As stated on their website “The National Flood Insurance Program (NFIP) aims to reduce the impact of flooding on private and public structures.” There’s no doubt it has provided much needed help to thousands of people in dire circumstances, and has also eased the impact on the government of administering disaster assistance. But insurance companies don’t just strive to “reduce the impact” of dire circumstances, we want to make the insured whole again. The NFIP doesn’t offer the type of flexible options “true” insurance aims to deliver. Where exactly is the NFIP falling short? And are there any other options out there for flood insurance? Spoiler alert: there is now!
Minimal flexibility with limits
NFIP limits are set at $250k for dwelling and $100k for personal property (contents). What if you need more coverage than that? The limits aren’t flexible enough to accommodate homeowners wishing to secure additional coverage for their belongings or to cover damage to a higher value home.
The definition of “flood”
This sounds easy enough. It rained a lot and now there’s water in my house! Not so fast. NFIP requires that a certain amount of typically dry land, and other surrounding houses to also be flooded if they’re going to provide assistance. What?? So, my flood insurance might not even cover me if my house floods?
“Other structures” have minimal coverage
Got a storage shed, barn, or additional garage? Got more than one? Is it loaded with expensive equipment or keepsakes? Coverage is limited to 10% of the dwelling limit, taken from the main limit of indemnity for all buildings.
There’s a 30-day waiting period
A NFIP flood insurance policy will not go into effect until 30 days after the date of purchase, with a few specific exceptions.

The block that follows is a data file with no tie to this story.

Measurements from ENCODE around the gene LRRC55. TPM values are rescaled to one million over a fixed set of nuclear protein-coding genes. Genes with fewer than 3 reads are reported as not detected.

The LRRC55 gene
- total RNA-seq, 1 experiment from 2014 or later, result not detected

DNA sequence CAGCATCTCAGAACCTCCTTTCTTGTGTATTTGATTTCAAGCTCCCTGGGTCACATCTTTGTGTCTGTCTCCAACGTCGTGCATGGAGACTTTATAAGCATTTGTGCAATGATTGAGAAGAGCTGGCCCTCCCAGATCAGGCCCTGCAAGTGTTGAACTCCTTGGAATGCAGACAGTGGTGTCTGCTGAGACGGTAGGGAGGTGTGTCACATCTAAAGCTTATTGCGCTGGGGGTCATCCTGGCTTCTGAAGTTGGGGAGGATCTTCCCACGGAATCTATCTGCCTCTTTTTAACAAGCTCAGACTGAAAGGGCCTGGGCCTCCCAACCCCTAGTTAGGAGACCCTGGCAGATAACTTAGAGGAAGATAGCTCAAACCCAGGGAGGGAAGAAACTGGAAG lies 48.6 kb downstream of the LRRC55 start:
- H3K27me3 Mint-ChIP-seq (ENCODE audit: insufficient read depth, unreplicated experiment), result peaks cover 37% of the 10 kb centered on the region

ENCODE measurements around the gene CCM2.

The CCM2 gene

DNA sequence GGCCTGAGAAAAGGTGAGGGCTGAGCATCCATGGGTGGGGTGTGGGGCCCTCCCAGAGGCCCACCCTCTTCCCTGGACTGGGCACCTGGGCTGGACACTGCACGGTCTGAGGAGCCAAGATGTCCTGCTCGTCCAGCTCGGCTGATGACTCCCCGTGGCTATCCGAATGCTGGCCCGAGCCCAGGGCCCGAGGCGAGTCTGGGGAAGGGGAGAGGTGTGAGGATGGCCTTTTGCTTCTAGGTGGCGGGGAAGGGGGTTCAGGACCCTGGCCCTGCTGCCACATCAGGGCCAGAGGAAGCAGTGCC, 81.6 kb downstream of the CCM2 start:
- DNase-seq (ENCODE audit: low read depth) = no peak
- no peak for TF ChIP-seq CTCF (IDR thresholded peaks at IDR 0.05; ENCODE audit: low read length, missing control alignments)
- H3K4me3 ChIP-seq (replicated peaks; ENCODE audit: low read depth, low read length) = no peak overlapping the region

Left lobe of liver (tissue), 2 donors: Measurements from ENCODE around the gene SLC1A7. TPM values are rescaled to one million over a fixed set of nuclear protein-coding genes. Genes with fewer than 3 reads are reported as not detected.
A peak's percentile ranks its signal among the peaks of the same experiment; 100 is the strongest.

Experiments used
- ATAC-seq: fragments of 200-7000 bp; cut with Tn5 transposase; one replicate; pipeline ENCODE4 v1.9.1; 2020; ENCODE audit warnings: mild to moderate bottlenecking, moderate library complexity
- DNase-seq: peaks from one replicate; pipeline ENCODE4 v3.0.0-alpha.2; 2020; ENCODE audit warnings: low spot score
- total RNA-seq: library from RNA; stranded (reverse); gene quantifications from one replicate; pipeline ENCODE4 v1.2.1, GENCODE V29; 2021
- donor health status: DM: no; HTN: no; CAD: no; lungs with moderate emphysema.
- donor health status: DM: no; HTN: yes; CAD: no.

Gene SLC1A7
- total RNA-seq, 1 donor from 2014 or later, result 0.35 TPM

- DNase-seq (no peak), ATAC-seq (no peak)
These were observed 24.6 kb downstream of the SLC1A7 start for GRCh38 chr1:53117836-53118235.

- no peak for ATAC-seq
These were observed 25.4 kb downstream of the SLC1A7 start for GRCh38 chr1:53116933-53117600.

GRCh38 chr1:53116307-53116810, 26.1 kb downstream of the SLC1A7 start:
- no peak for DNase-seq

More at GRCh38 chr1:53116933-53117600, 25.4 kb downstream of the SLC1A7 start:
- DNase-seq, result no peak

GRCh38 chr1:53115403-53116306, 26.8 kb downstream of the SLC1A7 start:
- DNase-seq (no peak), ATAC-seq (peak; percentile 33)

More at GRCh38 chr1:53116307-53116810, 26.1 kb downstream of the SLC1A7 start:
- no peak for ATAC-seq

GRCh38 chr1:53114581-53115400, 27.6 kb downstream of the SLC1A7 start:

No “loss of use” coverage
Your home has flooded and the cleaning and repair process has begun. Where do you live during this process? Hopefully you have some generous family or friends that didn’t also get flooded, because NFIP can’t offer any help with a hotel or other accommodations, even if civil authority prevents access to the property.
NFIP is only available to participating communities
While NFIP covers many counties in the country, there are some that are not included. Some homeowners might feel lucky to be “off the hook” and don’t have to purchase flood insurance by mandate. However, many of the flood maps are out of date, so homes that appeared out of harm’s way 10 years ago, may very well be in a high-risk area today, due to changes in landscape, construction projects, erosion and of course increased frequency of flood events. Homeowners in these areas may have already experienced flooding, and want to purchase flood insurance to protect themselves in the future.
Is there a REAL insurance alternative to the government sponsored flood program? Myron Steves is proud to answer YES! A new solution to flood insurance is here. This program is not NFIP, it is privately administered. Our Residential Flood program addresses all of the pitfalls listed above and more, while providing more comprehensive protection than any other flood insurance product on the market. This program fills a desperate need and will help make you hero among your homeowner clients. Learn more about the Myron Steves Residential Flood Program.
Call today for a quote: 800.235.3817, Option 4 then Option 2